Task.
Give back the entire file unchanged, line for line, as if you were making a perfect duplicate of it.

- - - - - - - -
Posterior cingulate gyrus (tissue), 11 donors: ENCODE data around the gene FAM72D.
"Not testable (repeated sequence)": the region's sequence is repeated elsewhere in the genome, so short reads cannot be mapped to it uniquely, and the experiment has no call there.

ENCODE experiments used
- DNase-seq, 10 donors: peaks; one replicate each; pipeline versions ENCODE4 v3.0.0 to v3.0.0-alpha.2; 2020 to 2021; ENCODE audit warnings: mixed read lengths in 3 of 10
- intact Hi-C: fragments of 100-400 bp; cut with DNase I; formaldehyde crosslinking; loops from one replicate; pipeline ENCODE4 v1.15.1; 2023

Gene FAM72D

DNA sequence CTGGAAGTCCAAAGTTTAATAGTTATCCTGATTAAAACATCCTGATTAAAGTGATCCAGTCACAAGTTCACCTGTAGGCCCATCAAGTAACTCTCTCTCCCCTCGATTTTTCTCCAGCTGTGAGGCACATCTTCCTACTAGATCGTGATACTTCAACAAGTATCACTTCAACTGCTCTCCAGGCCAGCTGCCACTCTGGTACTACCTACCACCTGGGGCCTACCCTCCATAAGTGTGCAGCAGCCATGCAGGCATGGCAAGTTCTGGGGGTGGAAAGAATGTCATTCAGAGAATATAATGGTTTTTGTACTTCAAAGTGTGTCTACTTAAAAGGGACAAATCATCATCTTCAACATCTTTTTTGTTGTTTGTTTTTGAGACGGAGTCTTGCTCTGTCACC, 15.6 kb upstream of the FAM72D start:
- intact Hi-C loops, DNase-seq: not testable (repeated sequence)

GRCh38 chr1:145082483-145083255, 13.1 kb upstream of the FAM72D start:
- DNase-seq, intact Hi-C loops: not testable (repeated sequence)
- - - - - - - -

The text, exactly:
Posterior cingulate gyrus (tissue), 11 donors: ENCODE data around the gene FAM72D.
"Not testable (repeated sequence)": the region's sequence is repeated elsewhere in the genome, so short reads cannot be mapped to it uniquely, and the experiment has no call there.

ENCODE experiments used
- DNase-seq, 10 donors: peaks; one replicate each; pipeline versions ENCODE4 v3.0.0 to v3.0.0-alpha.2; 2020 to 2021; ENCODE audit warnings: mixed read lengths in 3 of 10
- intact Hi-C: fragments of 100-400 bp; cut with DNase I; formaldehyde crosslinking; loops from one replicate; pipeline ENCODE4 v1.15.1; 2023

Gene FAM72D

DNA sequence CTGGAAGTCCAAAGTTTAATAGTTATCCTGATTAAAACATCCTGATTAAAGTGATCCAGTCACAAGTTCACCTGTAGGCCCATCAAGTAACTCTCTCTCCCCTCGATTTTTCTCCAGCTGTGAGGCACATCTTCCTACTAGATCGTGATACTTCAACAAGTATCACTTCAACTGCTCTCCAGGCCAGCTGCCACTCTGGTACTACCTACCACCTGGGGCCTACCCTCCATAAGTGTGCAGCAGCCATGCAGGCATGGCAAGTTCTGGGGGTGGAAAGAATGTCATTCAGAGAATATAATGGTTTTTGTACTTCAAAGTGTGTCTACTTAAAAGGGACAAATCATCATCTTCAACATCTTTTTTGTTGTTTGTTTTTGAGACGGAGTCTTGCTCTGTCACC, 15.6 kb upstream of the FAM72D start:
- intact Hi-C loops, DNase-seq: not testable (repeated sequence)

GRCh38 chr1:145082483-145083255, 13.1 kb upstream of the FAM72D start:
- DNase-seq, intact Hi-C loops: not testable (repeated sequence)